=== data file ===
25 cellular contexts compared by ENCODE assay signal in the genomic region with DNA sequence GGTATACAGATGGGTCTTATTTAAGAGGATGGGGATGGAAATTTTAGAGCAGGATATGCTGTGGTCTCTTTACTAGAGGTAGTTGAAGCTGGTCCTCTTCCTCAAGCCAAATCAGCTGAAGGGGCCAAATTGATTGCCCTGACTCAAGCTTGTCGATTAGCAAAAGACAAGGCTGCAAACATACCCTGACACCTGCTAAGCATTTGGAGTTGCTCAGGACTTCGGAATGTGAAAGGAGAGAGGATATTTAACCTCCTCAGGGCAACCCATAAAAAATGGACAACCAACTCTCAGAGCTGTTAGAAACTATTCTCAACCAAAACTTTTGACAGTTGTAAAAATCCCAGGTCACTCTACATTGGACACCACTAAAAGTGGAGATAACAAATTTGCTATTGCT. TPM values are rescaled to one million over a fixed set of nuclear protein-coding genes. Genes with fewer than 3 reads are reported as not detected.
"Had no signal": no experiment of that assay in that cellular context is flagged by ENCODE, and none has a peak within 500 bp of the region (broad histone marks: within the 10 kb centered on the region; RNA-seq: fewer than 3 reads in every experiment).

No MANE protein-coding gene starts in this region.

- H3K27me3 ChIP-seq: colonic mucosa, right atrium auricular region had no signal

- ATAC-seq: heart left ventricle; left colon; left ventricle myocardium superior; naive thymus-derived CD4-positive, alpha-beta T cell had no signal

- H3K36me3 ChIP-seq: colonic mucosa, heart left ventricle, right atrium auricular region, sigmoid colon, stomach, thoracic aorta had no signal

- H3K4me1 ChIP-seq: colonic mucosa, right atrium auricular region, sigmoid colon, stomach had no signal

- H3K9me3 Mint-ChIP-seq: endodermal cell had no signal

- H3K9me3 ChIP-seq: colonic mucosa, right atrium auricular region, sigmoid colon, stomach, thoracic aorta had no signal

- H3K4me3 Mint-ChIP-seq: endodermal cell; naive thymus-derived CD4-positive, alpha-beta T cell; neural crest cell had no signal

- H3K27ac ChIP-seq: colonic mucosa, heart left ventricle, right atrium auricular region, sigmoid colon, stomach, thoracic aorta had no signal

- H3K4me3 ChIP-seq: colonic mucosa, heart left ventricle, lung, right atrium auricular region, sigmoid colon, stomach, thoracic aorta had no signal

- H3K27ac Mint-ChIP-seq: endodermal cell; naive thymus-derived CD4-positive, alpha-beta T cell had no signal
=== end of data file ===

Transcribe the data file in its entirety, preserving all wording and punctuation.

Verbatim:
25 cellular contexts compared by ENCODE assay signal in the genomic region with DNA sequence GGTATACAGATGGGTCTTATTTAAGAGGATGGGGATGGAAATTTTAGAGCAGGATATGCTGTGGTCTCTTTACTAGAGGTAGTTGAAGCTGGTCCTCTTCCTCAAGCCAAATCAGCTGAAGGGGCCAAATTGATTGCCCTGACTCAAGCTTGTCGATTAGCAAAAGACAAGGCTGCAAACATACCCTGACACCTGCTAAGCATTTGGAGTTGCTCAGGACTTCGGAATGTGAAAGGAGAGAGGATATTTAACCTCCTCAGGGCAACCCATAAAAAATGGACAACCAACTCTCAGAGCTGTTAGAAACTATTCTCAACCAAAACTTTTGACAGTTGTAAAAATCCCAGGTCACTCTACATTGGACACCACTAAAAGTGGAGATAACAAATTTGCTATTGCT. TPM values are rescaled to one million over a fixed set of nuclear protein-coding genes. Genes with fewer than 3 reads are reported as not detected.
"Had no signal": no experiment of that assay in that cellular context is flagged by ENCODE, and none has a peak within 500 bp of the region (broad histone marks: within the 10 kb centered on the region; RNA-seq: fewer than 3 reads in every experiment).

No MANE protein-coding gene starts in this region.

- H3K27me3 ChIP-seq: colonic mucosa, right atrium auricular region had no signal

- ATAC-seq: heart left ventricle; left colon; left ventricle myocardium superior; naive thymus-derived CD4-positive, alpha-beta T cell had no signal

- H3K36me3 ChIP-seq: colonic mucosa, heart left ventricle, right atrium auricular region, sigmoid colon, stomach, thoracic aorta had no signal

- H3K4me1 ChIP-seq: colonic mucosa, right atrium auricular region, sigmoid colon, stomach had no signal

- H3K9me3 Mint-ChIP-seq: endodermal cell had no signal

- H3K9me3 ChIP-seq: colonic mucosa, right atrium auricular region, sigmoid colon, stomach, thoracic aorta had no signal

- H3K4me3 Mint-ChIP-seq: endodermal cell; naive thymus-derived CD4-positive, alpha-beta T cell; neural crest cell had no signal

- H3K27ac ChIP-seq: colonic mucosa, heart left ventricle, right atrium auricular region, sigmoid colon, stomach, thoracic aorta had no signal

- H3K4me3 ChIP-seq: colonic mucosa, heart left ventricle, lung, right atrium auricular region, sigmoid colon, stomach, thoracic aorta had no signal

- H3K27ac Mint-ChIP-seq: endodermal cell; naive thymus-derived CD4-positive, alpha-beta T cell had no signal